Wendy: My legacy Shepard is Molly, a ruthless space cadet. She’s truly her father’s daughter, and Admiral Hackett knows that he can always count on her to get the job done and make the tough decisions. She’s known as the Butcher of Torfan, but the moniker and her more renegade actions does not mean she is heartless. She remembers the names and faces of everyone who has died under her command. Her greatest regret is that she could not die for them, but she knows that their deaths were all a part of the greater battle and that people like her are needed to stop the galaxy’s ultimate threat: the Council. I mean, the reapers.
Mogsy: In the RPGs I play, I’m almost always the warrior with the big sword, or the soldier with the huge guns. In sci-fi games like Mass Effect, I typically subscribe to the “run in, shoot first and ask questions” later style of gameplay (this is why I suck so hard at stealthy games…I am like the world’s unstealthiest gamer) so my Commander Shepard was a bit of livewire!
Brianna: Ah, my great shame once again. I plan on playing a female Commander Shepard when I play in a few months for sure, and I really love to play somewhat darker, conflicted characters. Thinking spectre, maybe? And she’ll be all…edgy and stuff. And sneaky. Hi this was a wildly unspecific answer. *confetti*
Kristi: Oh I wish I had a photo. Ok, so my Commander Shepard is a redhead who keeps her head shaved. She’s the lone survivor or a colony that was wiped out. She is definitely more on the grey area of the lawful scale, more inclined to go with what she thinks is right versus what everyone else thinks is right (I mean, survival instincts, right?).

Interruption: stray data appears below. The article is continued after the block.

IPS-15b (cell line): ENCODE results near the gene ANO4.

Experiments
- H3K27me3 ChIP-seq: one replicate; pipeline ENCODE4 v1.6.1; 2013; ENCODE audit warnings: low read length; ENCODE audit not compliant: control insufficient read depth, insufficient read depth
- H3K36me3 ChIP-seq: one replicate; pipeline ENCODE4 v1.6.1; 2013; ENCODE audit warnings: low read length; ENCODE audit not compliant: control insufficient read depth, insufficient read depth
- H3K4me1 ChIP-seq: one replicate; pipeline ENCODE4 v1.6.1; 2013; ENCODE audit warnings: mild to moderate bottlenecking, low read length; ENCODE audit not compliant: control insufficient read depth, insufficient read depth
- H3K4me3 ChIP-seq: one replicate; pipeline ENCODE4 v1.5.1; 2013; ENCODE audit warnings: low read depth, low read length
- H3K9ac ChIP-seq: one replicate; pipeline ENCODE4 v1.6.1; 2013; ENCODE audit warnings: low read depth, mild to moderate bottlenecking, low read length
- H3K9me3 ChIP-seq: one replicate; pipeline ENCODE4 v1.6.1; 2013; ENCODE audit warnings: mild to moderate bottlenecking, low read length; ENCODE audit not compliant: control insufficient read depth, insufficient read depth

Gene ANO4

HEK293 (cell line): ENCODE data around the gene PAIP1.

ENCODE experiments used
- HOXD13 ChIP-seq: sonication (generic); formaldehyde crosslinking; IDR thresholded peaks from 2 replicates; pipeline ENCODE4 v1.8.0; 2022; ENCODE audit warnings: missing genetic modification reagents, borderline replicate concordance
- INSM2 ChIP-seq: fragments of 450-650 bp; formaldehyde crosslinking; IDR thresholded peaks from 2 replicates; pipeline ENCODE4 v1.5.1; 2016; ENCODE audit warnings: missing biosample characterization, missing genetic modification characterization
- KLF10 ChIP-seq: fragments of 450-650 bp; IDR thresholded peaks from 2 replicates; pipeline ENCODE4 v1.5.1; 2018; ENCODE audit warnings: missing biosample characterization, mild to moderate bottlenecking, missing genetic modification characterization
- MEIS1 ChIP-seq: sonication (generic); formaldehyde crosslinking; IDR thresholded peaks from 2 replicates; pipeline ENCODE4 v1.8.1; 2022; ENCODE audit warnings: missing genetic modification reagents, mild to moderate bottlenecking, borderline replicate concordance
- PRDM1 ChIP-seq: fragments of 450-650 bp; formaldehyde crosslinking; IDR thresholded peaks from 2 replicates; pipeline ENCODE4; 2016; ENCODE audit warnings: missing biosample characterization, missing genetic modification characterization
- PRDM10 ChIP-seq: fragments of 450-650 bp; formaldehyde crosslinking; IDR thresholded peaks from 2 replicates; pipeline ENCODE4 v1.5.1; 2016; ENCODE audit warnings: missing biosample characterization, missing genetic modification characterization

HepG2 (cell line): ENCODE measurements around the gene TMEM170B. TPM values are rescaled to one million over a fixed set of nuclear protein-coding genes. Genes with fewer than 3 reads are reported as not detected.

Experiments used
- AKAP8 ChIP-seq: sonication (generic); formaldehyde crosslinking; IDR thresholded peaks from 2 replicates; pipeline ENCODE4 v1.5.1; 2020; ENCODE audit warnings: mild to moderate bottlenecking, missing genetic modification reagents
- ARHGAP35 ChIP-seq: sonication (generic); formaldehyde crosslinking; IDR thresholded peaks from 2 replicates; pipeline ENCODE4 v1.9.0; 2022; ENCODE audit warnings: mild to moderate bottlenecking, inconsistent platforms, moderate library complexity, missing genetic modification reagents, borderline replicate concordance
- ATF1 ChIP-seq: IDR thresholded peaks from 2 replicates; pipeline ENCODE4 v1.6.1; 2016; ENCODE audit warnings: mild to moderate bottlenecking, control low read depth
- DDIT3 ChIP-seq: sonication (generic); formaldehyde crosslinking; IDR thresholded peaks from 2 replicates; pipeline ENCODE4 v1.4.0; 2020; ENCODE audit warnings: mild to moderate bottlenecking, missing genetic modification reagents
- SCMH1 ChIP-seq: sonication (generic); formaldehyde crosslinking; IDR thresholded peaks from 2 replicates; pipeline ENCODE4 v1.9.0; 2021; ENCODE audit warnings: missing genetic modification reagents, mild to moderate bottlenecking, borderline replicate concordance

On her first mission out she accidentally ended up in a romantic relationship with Kaidan (it happens — particularly in Bioware games…I mean, in her defense, Shepard didn’t know he was serious about showing up in her cabin, and then he was there…it seemed like a good idea at the time…). That worked out fine though since Kaidan had a bit of a stick up his rear and couldn’t handle the whole resurrected by Cerberus thing…that’s ok, Shepard found a soul mate in Garrus who had gone rogue and totally became cool after the first installment…
I should probably mention that Commander Shepard (all of them) has a minor sexual harassment problem when it comes to dealing with crew. She/he has a bad habit of hitting on her crew and phrasing otherwise innocuous sentences into sexually loaded ones…No one ever complains about this… ever…which is odd…But then again, it works for her, so…
Ok, have I fanned out enough? 😉
Tiara: I have so many Shepards, but a holy trinity of Shepards–Jane, Chance, and Natalia–are my main three. Jane was my first Shepard. I customized her, but left her name the same because I wasn’t really sure what I was getting into at the time. She was my true blue paragon. An infiltrator turned soldier. Chance was my Jane Shepard gone wild renegade (okay, more like a renegade for two games and then, renegon for ME3). She’d like to think she was more of a consequentialist.She went from being a soldier to an infiltrator to a vanguard. (In fact, I figured out I liked vanguarding so much that I changed her class in ME2 in a second playthrough with her. CHARGE!) Natalia was an experiment of sorts, but then she grew on me because I had this intricate backstory that made her sort of this nature-loving woman from Mindoir who scared everyone when she joined the military, but here she is this bad ass engineer who happens to want to save the trees. She also might have decided that reciting Shakespeare was the only way to get to the love hiding in the Krogan heart.. “But, soft! What light through yonder window breaks?” It wasn’t very effective.